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Part II. Common Tasks
Chapter 8. Configuring the FreeBSD Kernel
Configuring the FreeBSD Kernel
The kernel is the core of the FreeBSD operating system. It is responsible for managing memory, enforcing security controls, networking, disk access, and much more. While much of FreeBSD is dynamically configurable, it is still occasionally necessary to configure and compile a custom kernel.
After reading this chapter, you will know:
When to build a custom kernel.
How to take a hardware inventory.
How to customize a kernel configuration file.
How to use the kernel configuration file to create and build a new kernel.
How to install the new kernel.
How to troubleshoot if things go wrong.
All of the commands listed in the examples in this chapter should be executed as `root`.
Why Build a Custom Kernel?
Traditionally, FreeBSD used a monolithic kernel. The kernel was one large program, supported a fixed list of devices, and in order to change the kernel's behavior, one had to compile and then reboot into a new kernel.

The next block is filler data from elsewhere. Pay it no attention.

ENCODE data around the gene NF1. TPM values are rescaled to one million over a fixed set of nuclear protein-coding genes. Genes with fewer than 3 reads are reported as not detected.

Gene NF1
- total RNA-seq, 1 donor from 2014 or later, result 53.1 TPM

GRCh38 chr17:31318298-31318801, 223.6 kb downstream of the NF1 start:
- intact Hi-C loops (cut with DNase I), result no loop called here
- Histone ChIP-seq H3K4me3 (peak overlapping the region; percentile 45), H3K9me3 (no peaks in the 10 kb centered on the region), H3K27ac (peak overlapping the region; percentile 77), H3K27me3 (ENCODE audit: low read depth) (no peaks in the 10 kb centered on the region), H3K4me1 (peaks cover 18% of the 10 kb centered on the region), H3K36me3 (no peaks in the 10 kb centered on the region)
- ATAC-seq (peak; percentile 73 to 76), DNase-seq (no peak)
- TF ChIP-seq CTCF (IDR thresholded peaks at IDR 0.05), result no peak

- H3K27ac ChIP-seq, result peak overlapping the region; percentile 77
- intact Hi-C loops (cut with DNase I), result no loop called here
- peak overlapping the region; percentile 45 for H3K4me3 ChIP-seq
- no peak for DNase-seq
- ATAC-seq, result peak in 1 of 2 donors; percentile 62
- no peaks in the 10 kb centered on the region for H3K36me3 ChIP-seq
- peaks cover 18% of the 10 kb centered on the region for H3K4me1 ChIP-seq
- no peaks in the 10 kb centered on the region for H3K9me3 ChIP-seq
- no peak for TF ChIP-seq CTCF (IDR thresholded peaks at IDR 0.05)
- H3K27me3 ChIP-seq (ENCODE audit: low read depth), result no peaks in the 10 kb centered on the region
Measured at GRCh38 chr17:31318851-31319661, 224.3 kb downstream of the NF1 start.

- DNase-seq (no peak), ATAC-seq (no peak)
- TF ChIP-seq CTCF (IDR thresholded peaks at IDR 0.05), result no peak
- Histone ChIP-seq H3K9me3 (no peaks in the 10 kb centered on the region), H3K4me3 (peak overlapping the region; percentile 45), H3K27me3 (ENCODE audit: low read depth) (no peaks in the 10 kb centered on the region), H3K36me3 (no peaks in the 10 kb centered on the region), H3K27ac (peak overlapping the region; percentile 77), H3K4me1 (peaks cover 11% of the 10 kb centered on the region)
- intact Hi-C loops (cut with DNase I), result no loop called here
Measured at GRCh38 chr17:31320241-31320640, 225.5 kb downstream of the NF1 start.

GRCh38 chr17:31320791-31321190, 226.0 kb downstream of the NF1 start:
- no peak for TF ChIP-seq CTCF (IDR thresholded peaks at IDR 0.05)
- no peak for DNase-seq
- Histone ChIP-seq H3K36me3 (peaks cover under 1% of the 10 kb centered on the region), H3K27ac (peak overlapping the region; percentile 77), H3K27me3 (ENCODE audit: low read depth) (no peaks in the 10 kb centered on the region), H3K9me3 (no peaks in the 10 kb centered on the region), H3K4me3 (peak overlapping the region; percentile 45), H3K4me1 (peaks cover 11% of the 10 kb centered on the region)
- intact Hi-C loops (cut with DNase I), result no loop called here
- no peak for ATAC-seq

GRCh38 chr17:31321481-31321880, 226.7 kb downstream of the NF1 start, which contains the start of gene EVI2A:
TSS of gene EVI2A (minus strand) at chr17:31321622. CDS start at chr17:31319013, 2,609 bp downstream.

Today, most of the functionality in the FreeBSD kernel is contained in modules which can be dynamically loaded and unloaded from the kernel as necessary. This allows the running kernel to adapt immediately to new hardware and for new functionality to be brought into the kernel. This is known as a modular kernel.
Occasionally, it is still necessary to perform static kernel configuration. Sometimes the needed functionality is so tied to the kernel that it can not be made dynamically loadable. Some security environments prevent the loading and unloading of kernel modules and require that only needed functionality is statically compiled into the kernel.
Building a custom kernel is often a rite of passage for advanced BSD users. This process, while time consuming, can provide benefits to the FreeBSD system. Unlike the [.filename]#GENERIC# kernel, which must support a wide range of hardware, a custom kernel can be stripped down to only provide support for that computer's hardware. This has a number of benefits, such as:
Faster boot time. Since the kernel will only probe the hardware on the system, the time it takes the system to boot can decrease.
Lower memory usage. A custom kernel often uses less memory than the [.filename]#GENERIC# kernel by omitting unused features and device drivers. This is important because the kernel code remains resident in physical memory at all times, preventing that memory from being used by applications. For this reason, a custom kernel is useful on a system with a small amount of RAM.